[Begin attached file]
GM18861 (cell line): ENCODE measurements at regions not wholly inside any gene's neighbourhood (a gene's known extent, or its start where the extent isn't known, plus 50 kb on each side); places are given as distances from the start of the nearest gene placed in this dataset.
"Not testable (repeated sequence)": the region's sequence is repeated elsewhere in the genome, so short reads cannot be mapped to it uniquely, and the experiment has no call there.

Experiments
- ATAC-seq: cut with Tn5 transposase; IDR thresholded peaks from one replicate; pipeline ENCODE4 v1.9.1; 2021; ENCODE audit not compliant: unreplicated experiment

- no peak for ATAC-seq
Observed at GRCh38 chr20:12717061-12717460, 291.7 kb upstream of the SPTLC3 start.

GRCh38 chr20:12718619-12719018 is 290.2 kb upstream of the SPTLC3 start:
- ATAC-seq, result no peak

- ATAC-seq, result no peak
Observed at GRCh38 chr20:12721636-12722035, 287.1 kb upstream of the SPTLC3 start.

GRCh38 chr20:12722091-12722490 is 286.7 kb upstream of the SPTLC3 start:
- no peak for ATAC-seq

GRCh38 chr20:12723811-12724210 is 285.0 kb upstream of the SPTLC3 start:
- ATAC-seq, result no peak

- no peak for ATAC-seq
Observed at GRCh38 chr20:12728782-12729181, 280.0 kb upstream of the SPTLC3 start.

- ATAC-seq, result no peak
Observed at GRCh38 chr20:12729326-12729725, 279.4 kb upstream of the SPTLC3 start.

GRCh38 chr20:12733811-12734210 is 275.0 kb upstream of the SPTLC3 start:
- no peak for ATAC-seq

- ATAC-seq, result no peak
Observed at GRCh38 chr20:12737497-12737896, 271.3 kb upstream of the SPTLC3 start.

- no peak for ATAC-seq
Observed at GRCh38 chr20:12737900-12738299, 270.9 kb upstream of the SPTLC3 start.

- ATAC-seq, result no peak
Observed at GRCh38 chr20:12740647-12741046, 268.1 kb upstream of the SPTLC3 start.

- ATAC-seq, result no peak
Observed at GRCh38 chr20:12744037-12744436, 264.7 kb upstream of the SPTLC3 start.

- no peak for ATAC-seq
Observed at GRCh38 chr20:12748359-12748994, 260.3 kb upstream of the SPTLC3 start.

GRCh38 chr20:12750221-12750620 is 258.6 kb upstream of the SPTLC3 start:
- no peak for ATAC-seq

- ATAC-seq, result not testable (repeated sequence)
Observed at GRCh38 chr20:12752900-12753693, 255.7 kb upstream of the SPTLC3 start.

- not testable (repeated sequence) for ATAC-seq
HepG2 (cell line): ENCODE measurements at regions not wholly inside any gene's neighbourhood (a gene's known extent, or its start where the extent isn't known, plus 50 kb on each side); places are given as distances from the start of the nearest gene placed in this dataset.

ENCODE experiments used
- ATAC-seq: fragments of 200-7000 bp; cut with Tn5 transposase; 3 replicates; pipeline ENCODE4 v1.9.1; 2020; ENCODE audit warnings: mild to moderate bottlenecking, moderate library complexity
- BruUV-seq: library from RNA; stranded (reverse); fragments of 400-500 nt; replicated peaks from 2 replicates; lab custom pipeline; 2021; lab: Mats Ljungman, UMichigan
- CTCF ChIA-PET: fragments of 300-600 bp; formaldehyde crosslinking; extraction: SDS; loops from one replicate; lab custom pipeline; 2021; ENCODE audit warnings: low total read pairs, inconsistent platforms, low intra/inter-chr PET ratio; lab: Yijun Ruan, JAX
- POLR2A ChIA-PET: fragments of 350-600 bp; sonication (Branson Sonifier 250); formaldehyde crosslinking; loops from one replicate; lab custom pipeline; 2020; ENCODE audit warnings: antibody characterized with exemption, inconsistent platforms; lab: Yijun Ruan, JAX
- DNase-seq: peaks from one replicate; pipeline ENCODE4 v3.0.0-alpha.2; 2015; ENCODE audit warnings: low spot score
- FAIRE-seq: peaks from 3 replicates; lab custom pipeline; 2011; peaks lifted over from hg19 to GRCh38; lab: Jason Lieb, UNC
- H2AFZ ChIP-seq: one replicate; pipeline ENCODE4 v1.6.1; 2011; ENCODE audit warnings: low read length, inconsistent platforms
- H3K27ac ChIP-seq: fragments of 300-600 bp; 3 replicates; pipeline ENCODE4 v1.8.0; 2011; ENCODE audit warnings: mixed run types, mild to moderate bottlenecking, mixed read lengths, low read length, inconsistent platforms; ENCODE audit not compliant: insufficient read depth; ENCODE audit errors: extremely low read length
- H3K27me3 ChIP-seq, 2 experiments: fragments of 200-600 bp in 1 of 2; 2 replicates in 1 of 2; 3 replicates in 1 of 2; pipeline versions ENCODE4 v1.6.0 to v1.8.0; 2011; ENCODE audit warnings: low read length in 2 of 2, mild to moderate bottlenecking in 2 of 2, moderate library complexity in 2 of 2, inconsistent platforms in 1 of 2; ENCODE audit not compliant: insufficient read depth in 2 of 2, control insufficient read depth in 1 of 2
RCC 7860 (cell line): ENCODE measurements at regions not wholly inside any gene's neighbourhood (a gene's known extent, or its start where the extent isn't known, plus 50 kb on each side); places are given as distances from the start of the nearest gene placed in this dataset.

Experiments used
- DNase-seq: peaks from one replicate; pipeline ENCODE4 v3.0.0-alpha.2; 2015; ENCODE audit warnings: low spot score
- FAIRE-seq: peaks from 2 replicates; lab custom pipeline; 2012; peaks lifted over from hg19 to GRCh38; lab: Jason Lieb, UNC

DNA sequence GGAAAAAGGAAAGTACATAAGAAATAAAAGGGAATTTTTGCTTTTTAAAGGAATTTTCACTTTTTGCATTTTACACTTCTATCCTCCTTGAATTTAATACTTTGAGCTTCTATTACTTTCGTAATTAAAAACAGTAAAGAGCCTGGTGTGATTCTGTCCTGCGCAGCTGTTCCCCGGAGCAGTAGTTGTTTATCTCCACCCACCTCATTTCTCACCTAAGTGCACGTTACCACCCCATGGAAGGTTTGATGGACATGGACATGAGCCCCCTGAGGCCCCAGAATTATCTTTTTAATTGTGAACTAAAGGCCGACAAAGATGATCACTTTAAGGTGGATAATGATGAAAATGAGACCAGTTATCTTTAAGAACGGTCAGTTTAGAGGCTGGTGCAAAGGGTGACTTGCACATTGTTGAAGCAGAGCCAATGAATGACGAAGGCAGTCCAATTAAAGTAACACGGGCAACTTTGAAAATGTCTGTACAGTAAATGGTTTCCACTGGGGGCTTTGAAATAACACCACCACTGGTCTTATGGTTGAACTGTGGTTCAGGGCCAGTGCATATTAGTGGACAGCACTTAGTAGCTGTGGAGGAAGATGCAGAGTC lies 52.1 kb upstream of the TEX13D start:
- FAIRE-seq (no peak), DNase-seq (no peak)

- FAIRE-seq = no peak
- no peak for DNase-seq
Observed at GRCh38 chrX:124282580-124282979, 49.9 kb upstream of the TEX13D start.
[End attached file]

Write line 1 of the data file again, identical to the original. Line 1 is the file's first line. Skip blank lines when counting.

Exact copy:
GM18861 (cell line): ENCODE measurements at regions not wholly inside any gene's neighbourhood (a gene's known extent, or its start where the extent isn't known, plus 50 kb on each side); places are given as distances from the start of the nearest gene placed in this dataset.